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Protecting Your Inventions Abroad: Frequently Asked Questions About the Patent Cooperation Treaty (PCT)

Protecting Your Inventions Abroad: Frequently Asked Questions About the Patent Cooperation Treaty (PCT)

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Set out below are a collection of frequently asked questions and their
corresponding answers about the Patent Cooperation Treaty (PCT).
Set out below are a collection of frequently asked questions and their
corresponding answers about the Patent Cooperation Treaty (PCT).

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08/27/2013

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PCT FAQs
 
Frequently Asked QuestionsProtecting your Inventions Abroad:Frequently Asked Questions Aboutthe Patent Cooperation Treaty (PCT)
 
 WIPOMarch 2012
 
 Protecting your Inventions Abroad:FAQs About the PCT  _________________________________________________________________________ 
3
INTRODUCTION
Set out below are a collection of frequently asked questions and their corresponding answersabout the Patent Cooperation Treaty (PCT). For further information and contact points, seeQuestion 30.
1) I have an invention. How can I protect it in several countries?
You have a few options. For example:(a) you can file separate patent applications at the same time in all of the countries inwhich you would like to protect your invention (for some countries, regionalpatents may be available);(b) you can file a patent application in a Paris Convention country (one of theMember States of the Paris Convention for the Protection of Industrial Property),and then file separate patent applications in other Paris Convention countrieswithin 12 months from the filing date of that first patent application, giving you thebenefit in all those countries of the filing date of the first application;(c) you can file an application under the PCT, which is simpler, easier andmore cost-effective than either (a) or (b).
2) What is the Patent Cooperation Treaty (PCT)?
The PCT is an international treaty, administered by the World Intellectual PropertyOrganization (WIPO), between more than 140 Paris Convention countries. The PCT makesit possible to seek patent protection for an invention simultaneously in each of a large numberof countries by filing a single “international” patent application instead of filing severalseparate national or regional patent applications. The granting of patents remains under thecontrol of the national or regional patent Offices in what is called the “national phase”.Briefly, an outline of the PCT procedure includes the following steps:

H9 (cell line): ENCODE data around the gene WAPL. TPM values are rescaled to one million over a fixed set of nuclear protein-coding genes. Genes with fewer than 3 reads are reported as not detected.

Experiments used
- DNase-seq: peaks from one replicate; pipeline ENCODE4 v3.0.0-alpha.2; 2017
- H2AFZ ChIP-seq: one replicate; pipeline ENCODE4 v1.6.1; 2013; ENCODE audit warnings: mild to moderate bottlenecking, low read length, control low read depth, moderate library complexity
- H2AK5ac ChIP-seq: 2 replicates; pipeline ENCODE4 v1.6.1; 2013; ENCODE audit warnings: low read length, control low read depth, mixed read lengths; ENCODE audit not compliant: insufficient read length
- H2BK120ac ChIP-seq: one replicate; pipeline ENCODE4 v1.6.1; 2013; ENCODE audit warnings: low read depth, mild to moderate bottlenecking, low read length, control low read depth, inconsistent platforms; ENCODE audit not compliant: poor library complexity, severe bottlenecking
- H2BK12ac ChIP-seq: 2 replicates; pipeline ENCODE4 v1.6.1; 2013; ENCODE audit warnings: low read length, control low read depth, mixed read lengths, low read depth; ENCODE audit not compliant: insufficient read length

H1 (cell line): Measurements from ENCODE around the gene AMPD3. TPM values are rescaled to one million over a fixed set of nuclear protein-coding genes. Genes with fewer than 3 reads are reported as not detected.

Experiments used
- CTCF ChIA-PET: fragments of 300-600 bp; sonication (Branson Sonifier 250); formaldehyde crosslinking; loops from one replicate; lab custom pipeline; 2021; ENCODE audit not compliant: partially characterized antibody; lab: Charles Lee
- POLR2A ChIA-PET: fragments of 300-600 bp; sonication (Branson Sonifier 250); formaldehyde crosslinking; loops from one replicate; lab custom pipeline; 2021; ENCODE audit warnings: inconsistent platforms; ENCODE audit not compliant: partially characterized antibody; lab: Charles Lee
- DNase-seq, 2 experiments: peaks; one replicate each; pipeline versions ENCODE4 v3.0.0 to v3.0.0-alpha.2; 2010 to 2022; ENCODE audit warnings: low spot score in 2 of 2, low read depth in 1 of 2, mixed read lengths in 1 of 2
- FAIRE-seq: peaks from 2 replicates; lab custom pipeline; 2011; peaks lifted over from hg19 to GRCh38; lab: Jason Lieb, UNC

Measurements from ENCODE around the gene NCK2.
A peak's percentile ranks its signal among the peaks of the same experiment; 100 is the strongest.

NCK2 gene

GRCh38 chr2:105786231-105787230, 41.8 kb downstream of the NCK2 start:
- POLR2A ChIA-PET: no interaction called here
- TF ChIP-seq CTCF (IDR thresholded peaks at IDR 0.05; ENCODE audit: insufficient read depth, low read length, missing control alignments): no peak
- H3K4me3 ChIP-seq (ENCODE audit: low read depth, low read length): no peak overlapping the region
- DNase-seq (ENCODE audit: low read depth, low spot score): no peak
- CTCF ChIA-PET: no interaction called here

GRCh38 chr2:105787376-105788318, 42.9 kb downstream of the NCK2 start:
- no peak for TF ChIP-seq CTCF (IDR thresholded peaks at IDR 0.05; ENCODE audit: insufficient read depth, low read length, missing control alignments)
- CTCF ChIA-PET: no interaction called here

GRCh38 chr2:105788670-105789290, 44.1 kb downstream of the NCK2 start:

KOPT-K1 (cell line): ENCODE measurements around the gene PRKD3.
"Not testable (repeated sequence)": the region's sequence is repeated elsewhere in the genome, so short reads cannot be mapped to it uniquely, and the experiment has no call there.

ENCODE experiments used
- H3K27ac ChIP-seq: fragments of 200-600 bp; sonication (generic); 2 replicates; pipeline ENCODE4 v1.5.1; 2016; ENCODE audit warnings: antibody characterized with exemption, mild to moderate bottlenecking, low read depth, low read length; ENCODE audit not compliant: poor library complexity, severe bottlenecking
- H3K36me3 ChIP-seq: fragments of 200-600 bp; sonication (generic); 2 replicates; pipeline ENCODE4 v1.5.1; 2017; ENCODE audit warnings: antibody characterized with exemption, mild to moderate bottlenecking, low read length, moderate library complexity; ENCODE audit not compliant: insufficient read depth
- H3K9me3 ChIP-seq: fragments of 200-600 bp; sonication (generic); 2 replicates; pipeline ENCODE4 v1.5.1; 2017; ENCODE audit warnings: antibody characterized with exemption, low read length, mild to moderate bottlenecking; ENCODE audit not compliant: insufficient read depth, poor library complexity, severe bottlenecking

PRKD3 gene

Filing:
you file an international application, complying with the PCT formalityrequirements, in one language, and you pay one set of fees.
International Search:
an “International Searching Authority (ISA)” (one of the world’smajor patent Offices) identifies the published documents which may have an influenceon whether your invention is patentable and establishes an opinion on your invention’spotential patentability.
 International Publication:
as soon as possible after the expiration of 18 months fromthe earliest filing date, the content of your international application is disclosed to theworld.
Supplementary International Search (optional):
an ISA which is willing to carry outsupplementary searches and which did not carry out the main search, identifiespublished documents which may not have been searched by the ISA which carried outthe main search because of the diversity of prior art in different languages and differenttechnical fields.
 International Preliminary Examination (optional):
one of the ISAs, at your request,carries out an additional patentability analysis, after international publication, usually onan amended version of your application.
National Phase:
after the end of the PCT procedure, you start to pursue the grant ofyour patents directly before the national (or regional) patent Offices of the countries inwhich you want to obtain them.

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